It wasn’t until I found myself in the Turkish airport, walking past a bookstore that I came across the title of a book which completely put me back on track. It read, “It’s Not How Good You Are, It’s How Good You Want To Be,” by Paul Arden. It’s probably one of those best-selling airport books because it’s an easy read that captures your attention and questions your motives, and for me, it was exactly what I needed. I asked myself, how good do I want to be? Where do I see myself? Is this where I want to be? I flipped through the book and read one chapter entitled, “Getting Fired Can Be A Positive Career Move.” That was it. A defining moment. For me, this was the career move I needed. As much as I didn’t want to be ‘let go’ from my first job in Professional Sports, I wasn’t even happy there anyway. Maybe this was what I needed, Turkey wasn’t right for me at that moment in time and I needed to be in a place that would allow me to thrive as a rookie.
My next stop, Puerto Rico. Although I had offers initially and had turned them down to play in Turkey, I am so grateful that they were happy to pick me up again. I signed to Criollas de Caguas, after journeying for almost 24 hours across the world and arriving on the island. The first day I arrived I was greeted with open arms, and told that I could take a day or two to adjust to the time change and relax from my flight. The whole community was eager for my arrival, and my teammates and staff were more inviting than I ever could have asked for. Although I was not confident yet, I took a sigh of relief. It was refreshing to feel wanted again. And with the sort of encouragement I needed, I knew I could get back to my high level standard of volleyball.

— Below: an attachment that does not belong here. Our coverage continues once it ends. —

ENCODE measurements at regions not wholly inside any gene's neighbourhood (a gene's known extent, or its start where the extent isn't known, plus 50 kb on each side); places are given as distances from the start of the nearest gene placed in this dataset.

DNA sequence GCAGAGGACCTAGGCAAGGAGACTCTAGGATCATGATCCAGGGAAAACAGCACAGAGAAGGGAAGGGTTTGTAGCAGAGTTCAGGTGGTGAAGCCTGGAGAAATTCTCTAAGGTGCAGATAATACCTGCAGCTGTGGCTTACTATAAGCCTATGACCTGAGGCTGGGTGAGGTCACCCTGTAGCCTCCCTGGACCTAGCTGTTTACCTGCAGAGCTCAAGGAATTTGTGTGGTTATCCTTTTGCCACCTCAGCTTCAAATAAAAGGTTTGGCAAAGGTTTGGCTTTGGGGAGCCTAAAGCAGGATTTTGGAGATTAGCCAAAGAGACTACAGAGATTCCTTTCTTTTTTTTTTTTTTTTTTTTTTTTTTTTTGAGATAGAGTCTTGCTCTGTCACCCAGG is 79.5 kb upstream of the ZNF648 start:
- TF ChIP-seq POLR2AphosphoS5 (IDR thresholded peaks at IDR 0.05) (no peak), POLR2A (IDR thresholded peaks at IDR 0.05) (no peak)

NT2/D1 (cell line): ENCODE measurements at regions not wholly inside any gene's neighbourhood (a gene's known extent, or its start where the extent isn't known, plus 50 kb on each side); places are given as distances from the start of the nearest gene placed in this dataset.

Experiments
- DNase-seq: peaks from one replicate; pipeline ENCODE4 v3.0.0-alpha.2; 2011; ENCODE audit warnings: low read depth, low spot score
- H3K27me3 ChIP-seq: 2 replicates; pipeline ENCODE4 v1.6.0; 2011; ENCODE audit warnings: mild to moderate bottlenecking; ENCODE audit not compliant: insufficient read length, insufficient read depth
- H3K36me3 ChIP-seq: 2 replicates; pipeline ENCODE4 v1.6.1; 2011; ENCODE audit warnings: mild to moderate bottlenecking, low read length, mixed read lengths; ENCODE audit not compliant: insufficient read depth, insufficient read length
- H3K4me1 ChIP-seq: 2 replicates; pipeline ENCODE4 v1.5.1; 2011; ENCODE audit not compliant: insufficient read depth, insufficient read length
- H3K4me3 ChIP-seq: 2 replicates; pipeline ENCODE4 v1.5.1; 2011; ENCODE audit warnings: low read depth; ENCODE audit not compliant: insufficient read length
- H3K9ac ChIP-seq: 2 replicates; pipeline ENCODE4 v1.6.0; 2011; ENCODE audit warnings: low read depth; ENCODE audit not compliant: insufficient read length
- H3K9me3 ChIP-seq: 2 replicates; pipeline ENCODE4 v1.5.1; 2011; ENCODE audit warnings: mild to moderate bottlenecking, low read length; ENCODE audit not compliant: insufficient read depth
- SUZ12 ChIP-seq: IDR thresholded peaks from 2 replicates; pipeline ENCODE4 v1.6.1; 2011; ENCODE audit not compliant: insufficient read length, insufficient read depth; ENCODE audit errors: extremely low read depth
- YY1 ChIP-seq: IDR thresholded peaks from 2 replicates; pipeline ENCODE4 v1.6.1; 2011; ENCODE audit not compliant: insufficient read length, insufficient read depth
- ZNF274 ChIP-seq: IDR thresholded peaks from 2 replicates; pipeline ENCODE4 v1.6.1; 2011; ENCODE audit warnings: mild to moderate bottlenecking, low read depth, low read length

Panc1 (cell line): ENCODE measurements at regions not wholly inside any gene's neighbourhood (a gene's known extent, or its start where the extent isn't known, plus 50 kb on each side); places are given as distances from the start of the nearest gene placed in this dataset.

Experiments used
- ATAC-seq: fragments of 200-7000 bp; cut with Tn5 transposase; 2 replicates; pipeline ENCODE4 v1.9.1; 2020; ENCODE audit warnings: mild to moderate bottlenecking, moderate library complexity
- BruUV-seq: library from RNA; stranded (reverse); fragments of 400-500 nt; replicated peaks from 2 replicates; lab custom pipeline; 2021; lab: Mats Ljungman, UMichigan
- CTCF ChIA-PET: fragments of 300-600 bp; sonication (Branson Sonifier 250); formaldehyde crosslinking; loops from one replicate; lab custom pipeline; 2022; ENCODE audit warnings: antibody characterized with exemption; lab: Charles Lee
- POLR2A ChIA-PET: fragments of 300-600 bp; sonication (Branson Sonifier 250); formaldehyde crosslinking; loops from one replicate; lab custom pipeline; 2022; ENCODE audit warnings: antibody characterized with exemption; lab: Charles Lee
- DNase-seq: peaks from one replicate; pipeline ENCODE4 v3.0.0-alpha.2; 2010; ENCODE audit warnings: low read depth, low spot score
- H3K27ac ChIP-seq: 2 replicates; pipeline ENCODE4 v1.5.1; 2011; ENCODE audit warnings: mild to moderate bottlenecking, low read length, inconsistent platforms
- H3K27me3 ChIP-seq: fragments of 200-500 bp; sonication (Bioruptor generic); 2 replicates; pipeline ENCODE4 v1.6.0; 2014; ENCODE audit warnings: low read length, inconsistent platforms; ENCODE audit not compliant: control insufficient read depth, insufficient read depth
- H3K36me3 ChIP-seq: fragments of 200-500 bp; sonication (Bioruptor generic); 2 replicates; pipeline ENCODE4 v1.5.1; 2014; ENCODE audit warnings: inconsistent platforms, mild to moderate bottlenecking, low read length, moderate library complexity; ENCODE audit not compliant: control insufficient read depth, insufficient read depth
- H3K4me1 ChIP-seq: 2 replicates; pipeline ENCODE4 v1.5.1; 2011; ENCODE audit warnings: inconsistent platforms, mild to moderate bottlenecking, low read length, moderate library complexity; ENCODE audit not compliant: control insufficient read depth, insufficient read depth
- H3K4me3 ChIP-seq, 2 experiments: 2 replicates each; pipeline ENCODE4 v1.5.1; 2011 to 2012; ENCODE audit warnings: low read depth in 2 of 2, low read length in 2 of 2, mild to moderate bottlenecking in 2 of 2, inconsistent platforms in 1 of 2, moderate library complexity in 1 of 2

I jogged out on the court with my new red volleyball uniform on as the announcer yelled, “Numero qatource, Savanaaaaah Leeeaaf”. An echo of claps and cheers rang throughout the arena, and I ran out to give high fives to my new teammates. Although no transition is an easy one, this change brought a new positive light to playing professional sports. I felt a different sort of determination, and began training every morning, just so that I could perform at my best not only for myself but for the people that had worked so hard to provide me with this opportunity.
My mum told me the other day, “If anyone is good at adapting to change, it’s you. You have had 3 different head coaches at University, and each year in high school you went to different clubs. You know how to handle this.” She was right, I needed to stop moping around telling myself, “I can’t do this” because really I have done this, and I will continue to have to do this so I may as well get good at it. I know that with my enthusiasm and relentless fight I will achieve the goals I have set out for myself playing professional volleyball. And with this motivation, I will continue to build on the confidence that I am creating for myself.